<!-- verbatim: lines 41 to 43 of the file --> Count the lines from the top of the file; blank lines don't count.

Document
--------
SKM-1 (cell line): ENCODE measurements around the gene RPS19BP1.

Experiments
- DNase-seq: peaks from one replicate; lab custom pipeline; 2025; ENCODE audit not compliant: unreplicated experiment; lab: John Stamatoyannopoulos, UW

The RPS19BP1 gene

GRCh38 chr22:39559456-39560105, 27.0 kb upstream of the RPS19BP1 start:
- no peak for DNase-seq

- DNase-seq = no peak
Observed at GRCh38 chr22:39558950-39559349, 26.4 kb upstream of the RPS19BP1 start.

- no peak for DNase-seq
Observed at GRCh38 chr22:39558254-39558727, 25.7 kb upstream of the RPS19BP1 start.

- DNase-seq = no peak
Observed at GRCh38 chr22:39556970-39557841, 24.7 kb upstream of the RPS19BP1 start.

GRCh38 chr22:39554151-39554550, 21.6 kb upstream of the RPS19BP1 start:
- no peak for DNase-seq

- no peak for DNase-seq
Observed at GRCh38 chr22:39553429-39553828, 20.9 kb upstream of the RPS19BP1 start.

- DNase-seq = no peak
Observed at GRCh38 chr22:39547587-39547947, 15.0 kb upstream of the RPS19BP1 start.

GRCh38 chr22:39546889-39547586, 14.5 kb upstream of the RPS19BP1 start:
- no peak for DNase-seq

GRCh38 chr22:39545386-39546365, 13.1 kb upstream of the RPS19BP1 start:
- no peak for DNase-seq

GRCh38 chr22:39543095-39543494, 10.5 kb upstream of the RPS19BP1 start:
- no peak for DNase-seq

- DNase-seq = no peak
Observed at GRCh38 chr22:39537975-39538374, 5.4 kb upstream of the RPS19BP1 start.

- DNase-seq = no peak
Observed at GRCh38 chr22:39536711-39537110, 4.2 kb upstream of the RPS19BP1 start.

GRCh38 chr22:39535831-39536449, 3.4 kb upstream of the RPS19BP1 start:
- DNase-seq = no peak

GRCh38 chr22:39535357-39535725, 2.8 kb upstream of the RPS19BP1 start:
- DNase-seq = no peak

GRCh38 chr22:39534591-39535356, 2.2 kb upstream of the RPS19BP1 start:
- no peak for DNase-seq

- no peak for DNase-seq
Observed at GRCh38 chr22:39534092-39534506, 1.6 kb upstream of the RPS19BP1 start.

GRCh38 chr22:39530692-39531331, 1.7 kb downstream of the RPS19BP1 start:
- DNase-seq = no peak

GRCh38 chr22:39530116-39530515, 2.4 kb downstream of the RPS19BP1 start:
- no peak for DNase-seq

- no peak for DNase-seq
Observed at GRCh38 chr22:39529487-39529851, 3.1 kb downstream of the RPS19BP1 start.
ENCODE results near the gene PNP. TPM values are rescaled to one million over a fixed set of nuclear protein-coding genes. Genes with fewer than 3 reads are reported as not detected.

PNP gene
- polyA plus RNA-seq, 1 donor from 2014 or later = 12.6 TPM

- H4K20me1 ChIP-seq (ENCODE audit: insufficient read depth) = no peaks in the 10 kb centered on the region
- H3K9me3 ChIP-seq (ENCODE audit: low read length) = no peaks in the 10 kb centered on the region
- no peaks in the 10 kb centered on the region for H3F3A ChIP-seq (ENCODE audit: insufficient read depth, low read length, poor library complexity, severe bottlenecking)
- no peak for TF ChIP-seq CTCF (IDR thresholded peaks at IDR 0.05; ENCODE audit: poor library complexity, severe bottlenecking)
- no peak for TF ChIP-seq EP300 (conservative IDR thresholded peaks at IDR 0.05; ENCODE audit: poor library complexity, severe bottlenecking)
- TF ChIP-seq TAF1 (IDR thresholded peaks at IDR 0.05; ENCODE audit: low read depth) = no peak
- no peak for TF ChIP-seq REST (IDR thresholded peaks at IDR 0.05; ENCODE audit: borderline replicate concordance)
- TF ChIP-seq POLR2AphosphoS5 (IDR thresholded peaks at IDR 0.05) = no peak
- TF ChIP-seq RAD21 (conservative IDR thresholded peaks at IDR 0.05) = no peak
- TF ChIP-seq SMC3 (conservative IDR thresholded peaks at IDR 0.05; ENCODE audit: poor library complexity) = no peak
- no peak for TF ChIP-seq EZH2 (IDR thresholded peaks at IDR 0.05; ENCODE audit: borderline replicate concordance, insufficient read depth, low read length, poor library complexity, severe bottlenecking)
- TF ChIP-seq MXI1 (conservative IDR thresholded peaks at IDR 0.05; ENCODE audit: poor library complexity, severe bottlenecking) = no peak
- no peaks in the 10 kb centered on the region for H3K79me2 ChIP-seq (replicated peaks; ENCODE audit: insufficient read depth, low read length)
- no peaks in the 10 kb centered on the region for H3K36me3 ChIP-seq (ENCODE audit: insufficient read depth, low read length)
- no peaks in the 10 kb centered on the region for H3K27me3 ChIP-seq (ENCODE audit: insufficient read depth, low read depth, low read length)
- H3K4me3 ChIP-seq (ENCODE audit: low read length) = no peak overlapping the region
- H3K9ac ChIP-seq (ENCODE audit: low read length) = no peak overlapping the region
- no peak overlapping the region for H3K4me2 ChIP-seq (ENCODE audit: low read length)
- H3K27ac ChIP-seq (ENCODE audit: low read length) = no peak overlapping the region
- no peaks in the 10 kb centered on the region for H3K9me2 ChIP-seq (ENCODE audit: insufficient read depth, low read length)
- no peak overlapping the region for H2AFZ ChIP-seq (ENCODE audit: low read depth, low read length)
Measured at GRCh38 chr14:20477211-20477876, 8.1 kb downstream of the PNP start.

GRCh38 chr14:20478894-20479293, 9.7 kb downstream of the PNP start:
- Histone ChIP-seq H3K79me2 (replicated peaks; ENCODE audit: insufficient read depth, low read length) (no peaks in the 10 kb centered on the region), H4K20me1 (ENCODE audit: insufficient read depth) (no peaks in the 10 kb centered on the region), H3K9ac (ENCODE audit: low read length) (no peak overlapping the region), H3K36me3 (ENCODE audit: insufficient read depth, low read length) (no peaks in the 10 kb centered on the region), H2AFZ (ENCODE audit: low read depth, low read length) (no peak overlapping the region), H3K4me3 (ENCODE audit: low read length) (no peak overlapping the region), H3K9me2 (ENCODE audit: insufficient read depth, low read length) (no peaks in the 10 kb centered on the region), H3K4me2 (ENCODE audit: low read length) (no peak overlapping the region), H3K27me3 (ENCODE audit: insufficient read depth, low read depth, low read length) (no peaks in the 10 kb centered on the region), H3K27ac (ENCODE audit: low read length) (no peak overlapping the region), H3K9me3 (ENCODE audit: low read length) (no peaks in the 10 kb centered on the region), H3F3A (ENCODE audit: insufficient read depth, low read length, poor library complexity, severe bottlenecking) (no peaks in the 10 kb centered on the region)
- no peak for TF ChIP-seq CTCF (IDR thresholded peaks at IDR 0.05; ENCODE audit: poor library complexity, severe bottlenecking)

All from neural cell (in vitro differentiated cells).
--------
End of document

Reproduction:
- no peak for DNase-seq
Observed at GRCh38 chr22:39529487-39529851, 3.1 kb downstream of the RPS19BP1 start.
ENCODE results near the gene PNP. TPM values are rescaled to one million over a fixed set of nuclear protein-coding genes. Genes with fewer than 3 reads are reported as not detected.